NDAA-Mandated RAND Report Finds DOD Unprepared to Integrate AI: A federally mandated report on the Defense Department’s posture in AI found that the DOD’s approach is “significantly challenged across all dimensions.” The RAND Corporation’s independent assessment concluded that the JAIC lacks the authority and resources to implement the DOD’s vision for AI. In addition, the authors determined the current state of verification, validation, test and evaluation is “nowhere close” to ensuring the safety of AI applications. The report recommends new governance structures and strategic planning initiatives, among other actions.

White House Proposes Guidance for AI Regulation: On Tuesday, the Office of Management and Budget proposed guidance for government agency regulation of AI in the private sector. Under Executive Order 13859 on Maintaining American Leadership in Artificial Intelligence, agencies with regulatory authority must submit AI regulation plans to OMB. The memorandum outlines principles the plans should follow, including promoting trustworthy AI without hampering innovation and growth. It also encourages the support of voluntary consensus standards developed by industry for self-regulation. Agency plans are due in 180 days. Chief Technology Officer of the United States Michael Kratsios wrote an op-ed in Bloomberg introducing the principles.

What We’re Reading

Report: The American AI Century: A Blueprint for Action, CNAS (December 2019)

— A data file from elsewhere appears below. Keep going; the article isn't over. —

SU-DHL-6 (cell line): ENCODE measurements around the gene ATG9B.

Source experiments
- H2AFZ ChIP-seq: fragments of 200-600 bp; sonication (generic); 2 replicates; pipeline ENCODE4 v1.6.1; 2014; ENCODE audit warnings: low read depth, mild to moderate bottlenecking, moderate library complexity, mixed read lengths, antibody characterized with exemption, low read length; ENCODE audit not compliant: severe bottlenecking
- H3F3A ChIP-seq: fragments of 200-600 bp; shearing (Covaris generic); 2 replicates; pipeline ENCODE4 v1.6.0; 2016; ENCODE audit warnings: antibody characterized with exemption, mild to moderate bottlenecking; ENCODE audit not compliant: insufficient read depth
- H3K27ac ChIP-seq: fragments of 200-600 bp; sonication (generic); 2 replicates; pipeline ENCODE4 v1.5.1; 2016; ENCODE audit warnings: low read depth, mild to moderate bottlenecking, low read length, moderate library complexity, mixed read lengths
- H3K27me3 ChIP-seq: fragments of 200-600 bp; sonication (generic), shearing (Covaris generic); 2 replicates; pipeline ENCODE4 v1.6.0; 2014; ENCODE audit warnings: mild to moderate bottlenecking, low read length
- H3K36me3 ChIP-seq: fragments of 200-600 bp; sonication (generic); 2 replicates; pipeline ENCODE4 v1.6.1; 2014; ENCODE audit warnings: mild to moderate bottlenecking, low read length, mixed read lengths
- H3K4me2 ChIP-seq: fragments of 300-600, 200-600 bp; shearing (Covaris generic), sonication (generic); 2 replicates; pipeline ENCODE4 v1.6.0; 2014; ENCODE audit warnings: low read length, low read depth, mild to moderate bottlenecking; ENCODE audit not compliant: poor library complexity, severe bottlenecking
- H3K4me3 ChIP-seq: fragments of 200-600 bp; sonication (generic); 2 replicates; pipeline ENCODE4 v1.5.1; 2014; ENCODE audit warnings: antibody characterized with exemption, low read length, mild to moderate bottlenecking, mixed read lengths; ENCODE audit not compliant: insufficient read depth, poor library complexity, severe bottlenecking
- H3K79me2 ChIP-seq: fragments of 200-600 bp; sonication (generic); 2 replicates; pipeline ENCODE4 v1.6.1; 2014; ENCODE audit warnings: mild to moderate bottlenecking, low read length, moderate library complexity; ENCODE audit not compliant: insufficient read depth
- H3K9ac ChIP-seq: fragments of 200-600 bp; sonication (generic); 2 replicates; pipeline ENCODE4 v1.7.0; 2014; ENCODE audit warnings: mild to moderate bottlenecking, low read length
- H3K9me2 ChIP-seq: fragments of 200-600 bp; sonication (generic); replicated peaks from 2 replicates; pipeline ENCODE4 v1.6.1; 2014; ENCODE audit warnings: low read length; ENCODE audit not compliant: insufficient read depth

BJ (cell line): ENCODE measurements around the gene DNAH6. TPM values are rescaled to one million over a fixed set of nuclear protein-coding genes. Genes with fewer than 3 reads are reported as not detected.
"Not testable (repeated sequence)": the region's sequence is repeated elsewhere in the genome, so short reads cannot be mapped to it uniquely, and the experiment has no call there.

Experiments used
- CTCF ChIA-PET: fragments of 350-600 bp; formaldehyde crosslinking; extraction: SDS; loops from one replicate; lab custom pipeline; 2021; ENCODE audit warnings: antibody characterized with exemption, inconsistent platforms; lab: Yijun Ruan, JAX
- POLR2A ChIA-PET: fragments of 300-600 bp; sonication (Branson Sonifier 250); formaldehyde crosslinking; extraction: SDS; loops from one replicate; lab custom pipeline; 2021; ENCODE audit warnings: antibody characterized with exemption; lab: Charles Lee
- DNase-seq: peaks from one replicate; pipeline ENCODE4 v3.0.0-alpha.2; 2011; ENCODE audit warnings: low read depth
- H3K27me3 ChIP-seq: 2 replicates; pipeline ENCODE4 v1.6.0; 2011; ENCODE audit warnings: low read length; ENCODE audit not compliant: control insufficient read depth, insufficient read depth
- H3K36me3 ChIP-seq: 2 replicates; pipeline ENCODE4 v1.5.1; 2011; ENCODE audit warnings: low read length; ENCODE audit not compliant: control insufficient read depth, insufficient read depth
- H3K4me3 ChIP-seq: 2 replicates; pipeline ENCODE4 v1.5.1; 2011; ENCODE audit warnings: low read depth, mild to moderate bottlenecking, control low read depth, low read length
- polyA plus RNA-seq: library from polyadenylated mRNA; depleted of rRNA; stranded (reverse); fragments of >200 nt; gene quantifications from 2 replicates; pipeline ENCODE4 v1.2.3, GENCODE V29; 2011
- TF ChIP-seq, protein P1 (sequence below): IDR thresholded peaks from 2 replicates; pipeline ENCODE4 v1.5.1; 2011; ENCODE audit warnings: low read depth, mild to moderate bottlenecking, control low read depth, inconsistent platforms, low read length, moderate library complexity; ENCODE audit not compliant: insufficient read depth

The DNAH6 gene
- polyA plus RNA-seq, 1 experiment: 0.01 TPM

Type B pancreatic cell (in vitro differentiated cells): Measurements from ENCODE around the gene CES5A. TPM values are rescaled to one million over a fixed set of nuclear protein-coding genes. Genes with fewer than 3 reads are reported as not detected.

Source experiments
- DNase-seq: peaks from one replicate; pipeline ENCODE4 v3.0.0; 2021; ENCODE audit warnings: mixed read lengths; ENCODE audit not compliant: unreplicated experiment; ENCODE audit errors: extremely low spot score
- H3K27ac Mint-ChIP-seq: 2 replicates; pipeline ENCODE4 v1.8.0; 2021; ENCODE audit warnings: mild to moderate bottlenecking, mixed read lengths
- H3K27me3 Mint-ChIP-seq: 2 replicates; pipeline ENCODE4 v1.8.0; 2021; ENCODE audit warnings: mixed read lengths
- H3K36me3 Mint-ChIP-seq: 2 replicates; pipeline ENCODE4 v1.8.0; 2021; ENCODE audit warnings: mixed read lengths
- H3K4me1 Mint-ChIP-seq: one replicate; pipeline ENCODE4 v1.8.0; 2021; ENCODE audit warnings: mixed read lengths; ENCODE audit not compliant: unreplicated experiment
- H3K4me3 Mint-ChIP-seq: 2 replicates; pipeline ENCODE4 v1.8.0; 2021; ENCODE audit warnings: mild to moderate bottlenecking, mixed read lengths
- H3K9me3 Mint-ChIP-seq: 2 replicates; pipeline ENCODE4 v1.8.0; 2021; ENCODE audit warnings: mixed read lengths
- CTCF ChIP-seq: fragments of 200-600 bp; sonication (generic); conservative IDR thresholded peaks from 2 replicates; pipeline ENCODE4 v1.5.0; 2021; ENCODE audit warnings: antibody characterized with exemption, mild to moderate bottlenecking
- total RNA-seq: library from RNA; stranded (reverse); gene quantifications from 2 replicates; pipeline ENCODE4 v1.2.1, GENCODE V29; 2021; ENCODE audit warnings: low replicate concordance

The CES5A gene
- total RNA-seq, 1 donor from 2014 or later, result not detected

Report: 2019 AI Now Report, AI Now (December 2019)

Report: Report on Artificial Intelligence: Implications for NATO’s Armed Forces, NATO Parliamentary Assembly Science and Technology Subcommittee (October 2019)

Paper: A Stable Nuclear Future? The Impact of Autonomous Systems and Artificial Intelligence, Michael C. Horowitz, Paul Scharre and Alexander Velez-Green (December 2019)

In Translation
CSET's translations of significant foreign language documents on AI

Qianzhan 2019 China AI Industry Report: 2019 Report on Current Conditions and Trends in the Artificial Intelligence Industry: Translation of Qianzhan Industry Research Institute’s business analysis of China’s AI industry. The document analyzes the current supply chain, market development and investments in China’s AI industry. It also assesses the outlook and trends for the future of the industry.

China’s Strategy for Innovation-Driven Development: Outline of the National Innovation-Driven Development Strategy: Translation of a CPC Central Committee and PRC State Council strategy identifying industries that China feels would most benefit from increased indigenous innovation. The document also identifies foreign talent and technology transfer as crucial for China’s emerging technology sectors.

China’s Ten-Year Strategy for Education Reform: Outline of the National Plan for Medium- and Long-Term Education Reform and Development: Translation of a CPC Central Committee and PRC State Council strategy for education reform issued in July 2010. Although the strategy doesn’t mention emerging technologies explicitly, the document addresses international educational exchange and cultivation of world-class talent, which has implications for emerging technology.